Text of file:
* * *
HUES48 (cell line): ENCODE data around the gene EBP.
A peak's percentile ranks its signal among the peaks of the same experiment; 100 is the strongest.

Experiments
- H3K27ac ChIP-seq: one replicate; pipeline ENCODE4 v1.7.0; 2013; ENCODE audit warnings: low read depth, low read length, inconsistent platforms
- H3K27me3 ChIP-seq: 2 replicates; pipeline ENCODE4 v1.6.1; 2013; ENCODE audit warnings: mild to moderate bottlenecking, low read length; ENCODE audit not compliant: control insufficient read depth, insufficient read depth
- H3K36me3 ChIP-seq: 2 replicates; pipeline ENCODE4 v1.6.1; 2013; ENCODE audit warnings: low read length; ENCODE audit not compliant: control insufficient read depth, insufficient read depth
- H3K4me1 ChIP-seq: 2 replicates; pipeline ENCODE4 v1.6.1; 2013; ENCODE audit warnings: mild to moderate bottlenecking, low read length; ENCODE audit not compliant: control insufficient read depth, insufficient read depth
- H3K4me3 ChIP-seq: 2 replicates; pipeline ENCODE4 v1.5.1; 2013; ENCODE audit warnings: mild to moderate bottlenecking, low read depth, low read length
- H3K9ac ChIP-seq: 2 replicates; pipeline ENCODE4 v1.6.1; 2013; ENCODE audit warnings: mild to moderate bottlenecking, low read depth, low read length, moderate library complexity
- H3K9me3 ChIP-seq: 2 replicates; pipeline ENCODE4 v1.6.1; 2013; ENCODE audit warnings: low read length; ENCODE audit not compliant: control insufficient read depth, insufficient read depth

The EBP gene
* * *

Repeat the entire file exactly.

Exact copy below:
HUES48 (cell line): ENCODE data around the gene EBP.
A peak's percentile ranks its signal among the peaks of the same experiment; 100 is the strongest.

Experiments
- H3K27ac ChIP-seq: one replicate; pipeline ENCODE4 v1.7.0; 2013; ENCODE audit warnings: low read depth, low read length, inconsistent platforms
- H3K27me3 ChIP-seq: 2 replicates; pipeline ENCODE4 v1.6.1; 2013; ENCODE audit warnings: mild to moderate bottlenecking, low read length; ENCODE audit not compliant: control insufficient read depth, insufficient read depth
- H3K36me3 ChIP-seq: 2 replicates; pipeline ENCODE4 v1.6.1; 2013; ENCODE audit warnings: low read length; ENCODE audit not compliant: control insufficient read depth, insufficient read depth
- H3K4me1 ChIP-seq: 2 replicates; pipeline ENCODE4 v1.6.1; 2013; ENCODE audit warnings: mild to moderate bottlenecking, low read length; ENCODE audit not compliant: control insufficient read depth, insufficient read depth
- H3K4me3 ChIP-seq: 2 replicates; pipeline ENCODE4 v1.5.1; 2013; ENCODE audit warnings: mild to moderate bottlenecking, low read depth, low read length
- H3K9ac ChIP-seq: 2 replicates; pipeline ENCODE4 v1.6.1; 2013; ENCODE audit warnings: mild to moderate bottlenecking, low read depth, low read length, moderate library complexity
- H3K9me3 ChIP-seq: 2 replicates; pipeline ENCODE4 v1.6.1; 2013; ENCODE audit warnings: low read length; ENCODE audit not compliant: control insufficient read depth, insufficient read depth

The EBP gene